September 25, 2006



Some alphabet soup to start the week. The British School of Archaeology in Iraq or BSAI was founded in 1932 and aims to "encourage, support and undertake research into the archaeology (and cognate subjects) of Iraq, and the neighbouring countries, from the earliest times to c. AD 1700." It sponsored archaeological expeditions in Iraq till the 1980s but nowadays it is limited to providing grants twice a year of up to £1,000 normally. From an e-mail I received: "While the focus of the School is on archaeology, applications are especially welcome in the following subject areas, on any period from prehistory to the present day: intellectual history; political change; and Iraq in its Middle Eastern context." The next due date for applications is October 15. Applicants must be residents of the UK or British Commonwealth citizens. The BSAI also publishes the well-known scholarly journal Iraq.

The American Academic Research Institute in Iraq or TAARII, formerly the American Association for Research in Baghdad (AARB), was founded in 1989 "to promote scholarly research on and in Iraq, ancient Mesopotamia." Rather than a society with members like the BSAI, TAARII is a "consortium of American universities, colleges, and museums in order to promote scholarly research in and on Iraq and exchange between American and Iraqi scholars." The resident director, Dr. Lucine Taminian, is currently stationed in Amman rather than Baghdad for obvious reasons. One of the current research projects sponsored by TAARII is Rescuing Iraqi Archaeological Reports, i.e., "to prepare for publication in Arabic and English reports on important excavations and surveys carried out by Iraqi expeditions in the past thirty years but not published." This is indeed more urgent than ever in light of the loss of some documentation during the ransacking of the offices and archives of the SBAH/National Museum in 2003. Furthermore, there are also fellowships available for Iraqi as well as US scholars to conduct research in Iraq. The current deadline is December 15. US or Iraqi citizenship is required.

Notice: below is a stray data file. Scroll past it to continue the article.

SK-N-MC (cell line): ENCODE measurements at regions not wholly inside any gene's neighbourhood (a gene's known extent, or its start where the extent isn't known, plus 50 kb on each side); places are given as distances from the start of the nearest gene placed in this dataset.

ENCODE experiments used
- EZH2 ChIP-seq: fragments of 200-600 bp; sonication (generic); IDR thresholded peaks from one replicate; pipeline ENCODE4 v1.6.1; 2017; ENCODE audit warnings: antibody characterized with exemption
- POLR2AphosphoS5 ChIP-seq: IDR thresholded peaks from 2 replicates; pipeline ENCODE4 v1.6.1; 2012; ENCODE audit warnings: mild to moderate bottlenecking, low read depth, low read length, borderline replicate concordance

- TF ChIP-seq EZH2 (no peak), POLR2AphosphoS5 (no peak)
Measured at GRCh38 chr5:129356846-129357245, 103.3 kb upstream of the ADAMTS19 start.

These are the only two organizations solely focused on Mesopotamia/Iraq. Let me quickly mention a European one which has a branch with a similar function: the venerable Deutsches Archäologisches Institut or DAI, a precursor of which was founded in 1829. The actual Baghdad Branch was set up in 1955. It s biggest claim to fame is the continuation of the excavation of Uruk. They have no presence in Iraq at the current time but provide some assistance.


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